We lined up and passed through a series of stations. We turned over our records, had a quick run through a barber shop where our glorious hair was shaved to the scalp, moved to another where someone took our picture, yet another where we filled out a form before watching a soldier stamp a couple of pieces of metal with our names, ranks, serial numbers and blood types. We walked to the next station proudly wearing our Dog Tags. [However, the draftees weren’t all that happy with ‘em.]

Our next stop was a desk where we filled out another form - Last Name first, First Name and Middle Initial. “Not your middle name dummy!” That led to one other stop where we signed some kind of list and an officer wearing a single gold bar handed us $15!!! Our first military pay.

Then, came the issuance of our gear. A large, olive green duffel bag was soon filled with OG underclothing, socks, outer clothing, work uniforms, dress uniforms [to include an Ike Jacket], coats, jackets and hats. And, we got fitted for brown boots, combat and shoes, low quarter.

Finally, we stopped at one more station where we were given patches, shoulder, tags, name and cards, identity. [I didn’t recognize the guy in the photo!]

One final journey was to a WWII barracks where the sergeant told us to select our bunks. Each had a footlocker and a wall locker. We put our duffel bags on the bunk we wanted and followed the sergeant to where we were issued thin mattresses, sheets, a wool blanket, a pillow and pillow cover - all Green, Olive, Shade 107.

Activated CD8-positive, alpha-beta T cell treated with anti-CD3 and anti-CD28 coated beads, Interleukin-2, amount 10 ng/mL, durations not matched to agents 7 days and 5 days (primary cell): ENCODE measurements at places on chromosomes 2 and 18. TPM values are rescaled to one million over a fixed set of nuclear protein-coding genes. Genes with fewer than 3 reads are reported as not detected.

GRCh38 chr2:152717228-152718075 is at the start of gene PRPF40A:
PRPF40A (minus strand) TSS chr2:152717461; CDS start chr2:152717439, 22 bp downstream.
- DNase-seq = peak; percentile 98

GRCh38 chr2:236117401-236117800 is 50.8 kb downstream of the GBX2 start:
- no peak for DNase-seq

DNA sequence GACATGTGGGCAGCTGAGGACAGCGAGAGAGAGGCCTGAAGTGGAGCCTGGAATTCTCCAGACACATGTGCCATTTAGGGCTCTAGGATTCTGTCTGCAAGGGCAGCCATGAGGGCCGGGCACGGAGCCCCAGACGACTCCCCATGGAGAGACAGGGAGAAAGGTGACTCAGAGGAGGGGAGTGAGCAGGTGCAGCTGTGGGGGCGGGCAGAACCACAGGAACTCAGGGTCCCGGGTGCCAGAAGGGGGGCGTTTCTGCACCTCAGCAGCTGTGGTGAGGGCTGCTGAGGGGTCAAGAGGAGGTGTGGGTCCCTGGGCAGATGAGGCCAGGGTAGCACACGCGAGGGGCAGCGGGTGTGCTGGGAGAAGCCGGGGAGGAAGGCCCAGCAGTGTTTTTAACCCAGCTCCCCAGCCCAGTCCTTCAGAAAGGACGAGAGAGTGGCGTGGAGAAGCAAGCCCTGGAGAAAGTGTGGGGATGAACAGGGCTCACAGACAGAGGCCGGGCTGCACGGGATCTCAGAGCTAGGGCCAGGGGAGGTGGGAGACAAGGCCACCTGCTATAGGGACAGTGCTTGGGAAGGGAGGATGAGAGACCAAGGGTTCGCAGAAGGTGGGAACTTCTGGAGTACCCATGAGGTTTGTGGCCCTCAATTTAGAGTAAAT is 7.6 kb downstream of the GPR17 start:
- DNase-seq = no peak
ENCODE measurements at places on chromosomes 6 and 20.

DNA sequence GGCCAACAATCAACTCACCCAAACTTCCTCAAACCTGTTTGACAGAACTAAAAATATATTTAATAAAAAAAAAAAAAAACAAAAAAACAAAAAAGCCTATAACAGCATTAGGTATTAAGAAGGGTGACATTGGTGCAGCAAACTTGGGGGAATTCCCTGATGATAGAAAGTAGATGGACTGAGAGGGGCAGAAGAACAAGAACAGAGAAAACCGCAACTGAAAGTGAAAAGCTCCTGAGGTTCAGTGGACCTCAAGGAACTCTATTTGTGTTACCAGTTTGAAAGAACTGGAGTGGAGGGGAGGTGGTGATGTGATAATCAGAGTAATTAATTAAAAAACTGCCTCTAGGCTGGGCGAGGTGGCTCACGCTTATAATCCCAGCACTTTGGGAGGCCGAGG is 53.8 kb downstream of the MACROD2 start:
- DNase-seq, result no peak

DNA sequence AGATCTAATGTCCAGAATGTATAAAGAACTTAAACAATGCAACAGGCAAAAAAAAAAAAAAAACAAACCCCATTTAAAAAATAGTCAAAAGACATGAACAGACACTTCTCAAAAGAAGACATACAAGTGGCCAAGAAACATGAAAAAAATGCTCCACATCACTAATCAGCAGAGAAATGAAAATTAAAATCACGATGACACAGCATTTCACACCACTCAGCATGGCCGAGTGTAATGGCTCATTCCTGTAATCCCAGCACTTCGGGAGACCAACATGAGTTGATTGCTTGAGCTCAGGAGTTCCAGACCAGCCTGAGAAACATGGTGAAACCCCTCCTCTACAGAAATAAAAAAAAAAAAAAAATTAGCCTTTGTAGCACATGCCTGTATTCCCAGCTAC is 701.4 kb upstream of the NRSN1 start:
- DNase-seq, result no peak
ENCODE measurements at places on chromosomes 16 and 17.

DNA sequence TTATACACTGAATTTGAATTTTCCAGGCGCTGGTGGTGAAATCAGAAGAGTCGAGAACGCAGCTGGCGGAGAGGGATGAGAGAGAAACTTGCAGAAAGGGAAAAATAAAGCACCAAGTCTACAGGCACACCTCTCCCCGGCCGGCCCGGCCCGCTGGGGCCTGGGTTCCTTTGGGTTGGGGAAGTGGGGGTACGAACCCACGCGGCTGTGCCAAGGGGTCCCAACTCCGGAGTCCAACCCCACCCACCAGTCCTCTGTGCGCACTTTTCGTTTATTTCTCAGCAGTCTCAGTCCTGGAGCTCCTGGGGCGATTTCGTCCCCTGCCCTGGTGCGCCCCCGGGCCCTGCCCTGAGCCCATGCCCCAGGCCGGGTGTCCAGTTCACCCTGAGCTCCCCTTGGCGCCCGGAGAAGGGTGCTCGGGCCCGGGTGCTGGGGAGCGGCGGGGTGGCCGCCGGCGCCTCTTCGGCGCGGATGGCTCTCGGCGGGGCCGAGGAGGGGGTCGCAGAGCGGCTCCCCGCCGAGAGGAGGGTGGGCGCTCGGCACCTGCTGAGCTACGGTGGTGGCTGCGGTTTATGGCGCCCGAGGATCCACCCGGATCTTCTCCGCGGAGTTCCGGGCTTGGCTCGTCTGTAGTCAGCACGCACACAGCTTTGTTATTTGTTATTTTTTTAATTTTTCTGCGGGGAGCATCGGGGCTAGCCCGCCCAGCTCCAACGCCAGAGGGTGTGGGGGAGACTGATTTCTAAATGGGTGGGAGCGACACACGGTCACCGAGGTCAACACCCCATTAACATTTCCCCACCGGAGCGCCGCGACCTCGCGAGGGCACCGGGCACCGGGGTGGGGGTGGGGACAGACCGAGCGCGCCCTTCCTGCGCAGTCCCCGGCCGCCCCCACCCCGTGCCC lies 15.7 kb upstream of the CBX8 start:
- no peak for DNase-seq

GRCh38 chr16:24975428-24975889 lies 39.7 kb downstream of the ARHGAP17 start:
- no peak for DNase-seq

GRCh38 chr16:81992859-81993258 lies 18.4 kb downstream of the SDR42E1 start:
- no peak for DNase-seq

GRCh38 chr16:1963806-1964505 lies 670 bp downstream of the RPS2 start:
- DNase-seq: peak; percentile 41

But, there was no time for rest. Several sergeants with three stripes on their sleeves came in and shouted, cajoled and otherwise bullied a bunch of stupid ‘Cruits in how to properly make a bed, fold and store our things in our footlockers and wall lockers.

Finally, properly dressed in our OG fatigue uniforms, we were marched to a building that turned out to be a mess hall.

Some of you veterans and even active duty types are probably lifting your noses and sneering about Mess Hall Slop, but I’m gonna tell you, that was probably the best banquet I’d tasted in as long as I can remember. The tin tray partitioned off into sections was heaped with a steaming stew, mashed potatoes, vegetables and a piece of chocolate cake. A plastic glass came to be filled with cold milk, a couple of pieces of white bread, real butter and we moved on to gather up our paper napkin and silverware.
We were marched to a small store after dinner where be bought some necessities from a list. Besides toothbrushes and toothpaste, soap, comb, razor, shaving cream and so on, it included shoe polish, shoe brush, shining rag and Brasso. [All you GI’s recognize that, don’t you!]

Back in the barracks, with sergeants hovering over us, we polished our boots and shoes and the brass insignia we were to wear on our Class A and B uniform.

Lights Out came at 9pm and every once of us collapsed into our bunks. I am certain I was asleep before my head hit the pillow.

[More next post. I’m sure you GI’s know what’s coming.]

1 comment:

  1. I agree with your conclusions and looking forward to your coming updates. Thanks for sharing.